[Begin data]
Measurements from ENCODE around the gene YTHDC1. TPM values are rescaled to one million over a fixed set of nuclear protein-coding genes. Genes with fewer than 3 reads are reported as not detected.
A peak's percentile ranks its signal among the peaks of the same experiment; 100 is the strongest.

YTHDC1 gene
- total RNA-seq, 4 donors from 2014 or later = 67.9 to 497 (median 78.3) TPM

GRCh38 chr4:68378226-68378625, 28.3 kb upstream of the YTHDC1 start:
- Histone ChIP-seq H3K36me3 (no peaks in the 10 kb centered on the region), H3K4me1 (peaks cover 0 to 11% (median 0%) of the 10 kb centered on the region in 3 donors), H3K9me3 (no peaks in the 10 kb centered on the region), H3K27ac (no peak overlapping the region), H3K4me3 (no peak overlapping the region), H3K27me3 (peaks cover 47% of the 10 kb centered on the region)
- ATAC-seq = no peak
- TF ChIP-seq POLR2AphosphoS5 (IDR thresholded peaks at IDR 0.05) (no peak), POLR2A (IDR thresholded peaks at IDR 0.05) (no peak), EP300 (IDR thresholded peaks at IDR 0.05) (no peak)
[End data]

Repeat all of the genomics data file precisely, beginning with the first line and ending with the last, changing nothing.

Measurements from ENCODE around the gene YTHDC1. TPM values are rescaled to one million over a fixed set of nuclear protein-coding genes. Genes with fewer than 3 reads are reported as not detected.
A peak's percentile ranks its signal among the peaks of the same experiment; 100 is the strongest.

YTHDC1 gene
- total RNA-seq, 4 donors from 2014 or later = 67.9 to 497 (median 78.3) TPM

GRCh38 chr4:68378226-68378625, 28.3 kb upstream of the YTHDC1 start:
- Histone ChIP-seq H3K36me3 (no peaks in the 10 kb centered on the region), H3K4me1 (peaks cover 0 to 11% (median 0%) of the 10 kb centered on the region in 3 donors), H3K9me3 (no peaks in the 10 kb centered on the region), H3K27ac (no peak overlapping the region), H3K4me3 (no peak overlapping the region), H3K27me3 (peaks cover 47% of the 10 kb centered on the region)
- ATAC-seq = no peak
- TF ChIP-seq POLR2AphosphoS5 (IDR thresholded peaks at IDR 0.05) (no peak), POLR2A (IDR thresholded peaks at IDR 0.05) (no peak), EP300 (IDR thresholded peaks at IDR 0.05) (no peak)